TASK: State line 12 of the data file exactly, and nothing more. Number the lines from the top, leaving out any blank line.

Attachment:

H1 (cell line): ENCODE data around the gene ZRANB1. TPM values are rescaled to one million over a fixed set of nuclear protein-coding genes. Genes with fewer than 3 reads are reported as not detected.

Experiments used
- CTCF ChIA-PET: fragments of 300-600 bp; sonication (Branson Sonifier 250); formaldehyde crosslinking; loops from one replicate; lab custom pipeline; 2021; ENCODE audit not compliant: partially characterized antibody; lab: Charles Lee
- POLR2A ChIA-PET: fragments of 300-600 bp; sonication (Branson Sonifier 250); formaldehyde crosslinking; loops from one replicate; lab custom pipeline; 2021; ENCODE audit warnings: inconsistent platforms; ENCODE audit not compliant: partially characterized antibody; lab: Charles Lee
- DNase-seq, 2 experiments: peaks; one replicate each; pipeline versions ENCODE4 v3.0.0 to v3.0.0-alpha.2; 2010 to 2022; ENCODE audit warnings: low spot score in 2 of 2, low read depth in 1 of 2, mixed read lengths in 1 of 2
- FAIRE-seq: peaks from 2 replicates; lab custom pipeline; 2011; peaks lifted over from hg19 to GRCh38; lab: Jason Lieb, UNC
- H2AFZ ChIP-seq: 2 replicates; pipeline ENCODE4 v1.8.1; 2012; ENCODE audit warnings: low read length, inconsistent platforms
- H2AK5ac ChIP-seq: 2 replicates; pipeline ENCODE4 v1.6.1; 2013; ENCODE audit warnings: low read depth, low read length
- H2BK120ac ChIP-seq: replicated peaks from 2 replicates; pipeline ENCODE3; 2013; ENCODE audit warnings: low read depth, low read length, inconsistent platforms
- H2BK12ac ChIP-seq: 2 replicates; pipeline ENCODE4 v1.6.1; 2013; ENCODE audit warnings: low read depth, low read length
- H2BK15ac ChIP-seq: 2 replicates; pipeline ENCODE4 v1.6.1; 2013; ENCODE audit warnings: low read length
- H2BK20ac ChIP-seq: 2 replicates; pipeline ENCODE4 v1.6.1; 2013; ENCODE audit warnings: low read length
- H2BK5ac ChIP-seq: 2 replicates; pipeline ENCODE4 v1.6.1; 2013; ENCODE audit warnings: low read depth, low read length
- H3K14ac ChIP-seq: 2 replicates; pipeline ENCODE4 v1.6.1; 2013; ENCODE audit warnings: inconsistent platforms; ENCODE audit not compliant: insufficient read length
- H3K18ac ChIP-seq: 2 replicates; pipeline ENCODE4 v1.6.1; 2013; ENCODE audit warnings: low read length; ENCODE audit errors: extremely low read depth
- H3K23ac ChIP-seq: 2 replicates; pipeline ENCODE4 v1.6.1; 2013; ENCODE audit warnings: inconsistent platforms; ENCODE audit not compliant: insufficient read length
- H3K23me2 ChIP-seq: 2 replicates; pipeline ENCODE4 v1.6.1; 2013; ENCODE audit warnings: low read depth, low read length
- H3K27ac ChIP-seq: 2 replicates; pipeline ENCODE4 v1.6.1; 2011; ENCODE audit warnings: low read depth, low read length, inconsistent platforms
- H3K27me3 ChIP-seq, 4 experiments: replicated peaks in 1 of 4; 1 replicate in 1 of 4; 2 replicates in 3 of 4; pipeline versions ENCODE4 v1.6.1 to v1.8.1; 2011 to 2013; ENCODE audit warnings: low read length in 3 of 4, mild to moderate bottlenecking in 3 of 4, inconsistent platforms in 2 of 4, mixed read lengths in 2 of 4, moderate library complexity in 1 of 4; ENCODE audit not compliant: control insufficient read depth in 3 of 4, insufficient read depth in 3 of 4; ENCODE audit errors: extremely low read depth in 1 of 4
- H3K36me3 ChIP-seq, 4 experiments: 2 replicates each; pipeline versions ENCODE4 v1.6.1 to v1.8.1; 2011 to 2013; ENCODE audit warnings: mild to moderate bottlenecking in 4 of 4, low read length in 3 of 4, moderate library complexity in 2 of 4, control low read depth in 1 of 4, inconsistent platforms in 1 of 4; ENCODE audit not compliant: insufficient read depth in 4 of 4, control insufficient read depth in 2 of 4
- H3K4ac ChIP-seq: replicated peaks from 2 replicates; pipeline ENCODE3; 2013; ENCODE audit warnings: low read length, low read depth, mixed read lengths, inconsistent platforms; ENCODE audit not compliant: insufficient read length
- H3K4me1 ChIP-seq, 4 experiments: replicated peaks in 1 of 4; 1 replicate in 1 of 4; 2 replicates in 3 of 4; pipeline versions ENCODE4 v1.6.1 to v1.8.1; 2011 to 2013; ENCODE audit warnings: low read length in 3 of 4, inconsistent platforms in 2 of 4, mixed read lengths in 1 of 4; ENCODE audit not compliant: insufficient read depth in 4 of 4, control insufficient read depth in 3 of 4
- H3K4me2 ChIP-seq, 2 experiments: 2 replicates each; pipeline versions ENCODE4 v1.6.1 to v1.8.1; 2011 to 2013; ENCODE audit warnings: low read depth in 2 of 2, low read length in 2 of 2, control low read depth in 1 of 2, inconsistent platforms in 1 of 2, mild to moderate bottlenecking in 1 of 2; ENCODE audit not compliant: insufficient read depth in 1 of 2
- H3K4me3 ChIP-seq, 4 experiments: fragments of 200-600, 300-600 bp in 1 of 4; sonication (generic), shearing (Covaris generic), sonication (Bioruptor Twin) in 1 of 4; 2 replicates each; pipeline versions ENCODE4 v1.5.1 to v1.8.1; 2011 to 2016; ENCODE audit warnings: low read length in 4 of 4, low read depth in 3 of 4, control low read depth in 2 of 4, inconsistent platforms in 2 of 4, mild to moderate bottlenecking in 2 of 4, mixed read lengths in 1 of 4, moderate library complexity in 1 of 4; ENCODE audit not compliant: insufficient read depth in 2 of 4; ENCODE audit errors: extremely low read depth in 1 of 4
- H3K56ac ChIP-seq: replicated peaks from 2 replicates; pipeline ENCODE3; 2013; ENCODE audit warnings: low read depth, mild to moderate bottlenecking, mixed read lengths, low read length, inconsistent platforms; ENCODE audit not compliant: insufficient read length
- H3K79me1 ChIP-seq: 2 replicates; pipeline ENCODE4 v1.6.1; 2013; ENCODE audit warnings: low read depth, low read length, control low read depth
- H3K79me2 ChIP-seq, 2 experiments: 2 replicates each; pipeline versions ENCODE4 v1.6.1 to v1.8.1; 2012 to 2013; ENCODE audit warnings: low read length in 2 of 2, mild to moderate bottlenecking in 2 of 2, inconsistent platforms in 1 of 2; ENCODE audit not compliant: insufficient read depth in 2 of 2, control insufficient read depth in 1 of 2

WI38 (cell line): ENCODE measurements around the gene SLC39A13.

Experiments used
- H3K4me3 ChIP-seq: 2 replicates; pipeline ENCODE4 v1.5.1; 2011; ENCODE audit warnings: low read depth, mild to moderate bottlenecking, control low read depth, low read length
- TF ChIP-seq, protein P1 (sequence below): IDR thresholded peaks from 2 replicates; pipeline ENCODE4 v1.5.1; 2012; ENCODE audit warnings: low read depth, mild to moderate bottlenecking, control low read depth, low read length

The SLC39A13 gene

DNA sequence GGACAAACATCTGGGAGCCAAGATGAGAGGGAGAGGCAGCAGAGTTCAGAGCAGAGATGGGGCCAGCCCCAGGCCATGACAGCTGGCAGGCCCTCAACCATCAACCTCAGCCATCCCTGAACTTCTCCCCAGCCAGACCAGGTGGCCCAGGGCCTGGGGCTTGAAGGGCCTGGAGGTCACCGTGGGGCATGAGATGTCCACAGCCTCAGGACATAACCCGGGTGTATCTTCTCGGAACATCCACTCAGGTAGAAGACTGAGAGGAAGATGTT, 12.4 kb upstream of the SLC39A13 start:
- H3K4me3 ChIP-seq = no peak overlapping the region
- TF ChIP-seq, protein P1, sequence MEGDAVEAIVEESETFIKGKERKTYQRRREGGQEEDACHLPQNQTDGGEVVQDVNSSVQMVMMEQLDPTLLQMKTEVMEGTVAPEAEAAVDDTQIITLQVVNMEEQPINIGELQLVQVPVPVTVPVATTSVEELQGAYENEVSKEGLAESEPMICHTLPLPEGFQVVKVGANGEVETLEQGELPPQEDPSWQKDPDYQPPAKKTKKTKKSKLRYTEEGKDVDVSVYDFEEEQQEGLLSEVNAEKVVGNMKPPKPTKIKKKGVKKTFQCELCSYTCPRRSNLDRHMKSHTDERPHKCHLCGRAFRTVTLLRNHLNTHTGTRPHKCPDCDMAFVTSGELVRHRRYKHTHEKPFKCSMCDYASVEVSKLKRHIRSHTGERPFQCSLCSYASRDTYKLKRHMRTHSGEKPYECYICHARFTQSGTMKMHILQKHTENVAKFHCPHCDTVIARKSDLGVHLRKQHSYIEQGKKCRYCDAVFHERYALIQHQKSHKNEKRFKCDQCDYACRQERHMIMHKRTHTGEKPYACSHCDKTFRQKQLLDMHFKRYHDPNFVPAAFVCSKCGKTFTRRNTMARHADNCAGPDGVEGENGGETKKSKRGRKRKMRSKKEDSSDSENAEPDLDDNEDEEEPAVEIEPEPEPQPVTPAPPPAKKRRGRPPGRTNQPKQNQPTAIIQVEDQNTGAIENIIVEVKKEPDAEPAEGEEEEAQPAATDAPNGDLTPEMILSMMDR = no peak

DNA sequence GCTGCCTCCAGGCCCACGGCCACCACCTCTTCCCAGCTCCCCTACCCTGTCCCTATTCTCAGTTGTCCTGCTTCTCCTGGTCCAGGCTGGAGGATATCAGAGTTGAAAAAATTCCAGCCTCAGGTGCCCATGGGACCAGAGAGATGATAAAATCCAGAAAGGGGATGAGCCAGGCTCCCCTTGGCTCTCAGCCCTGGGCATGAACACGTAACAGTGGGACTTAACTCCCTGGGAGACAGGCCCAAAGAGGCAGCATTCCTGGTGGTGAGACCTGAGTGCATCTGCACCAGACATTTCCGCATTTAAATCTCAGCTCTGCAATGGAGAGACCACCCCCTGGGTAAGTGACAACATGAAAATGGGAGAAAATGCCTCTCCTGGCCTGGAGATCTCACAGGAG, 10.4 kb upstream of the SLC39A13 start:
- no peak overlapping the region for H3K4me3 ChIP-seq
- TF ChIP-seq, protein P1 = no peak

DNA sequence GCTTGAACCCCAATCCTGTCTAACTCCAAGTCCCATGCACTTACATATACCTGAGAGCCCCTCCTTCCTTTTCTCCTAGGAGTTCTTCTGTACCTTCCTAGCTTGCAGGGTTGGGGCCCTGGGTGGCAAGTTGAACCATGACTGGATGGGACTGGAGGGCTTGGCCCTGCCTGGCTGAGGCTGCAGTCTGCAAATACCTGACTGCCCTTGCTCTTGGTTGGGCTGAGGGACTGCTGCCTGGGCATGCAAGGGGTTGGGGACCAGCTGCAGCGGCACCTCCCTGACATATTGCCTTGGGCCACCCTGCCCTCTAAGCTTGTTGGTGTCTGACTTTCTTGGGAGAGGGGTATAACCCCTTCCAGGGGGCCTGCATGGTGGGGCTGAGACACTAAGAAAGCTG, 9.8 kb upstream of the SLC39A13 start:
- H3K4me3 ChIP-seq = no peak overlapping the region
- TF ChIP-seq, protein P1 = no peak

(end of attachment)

- H2BK20ac ChIP-seq: 2 replicates; pipeline ENCODE4 v1.6.1; 2013; ENCODE audit warnings: low read length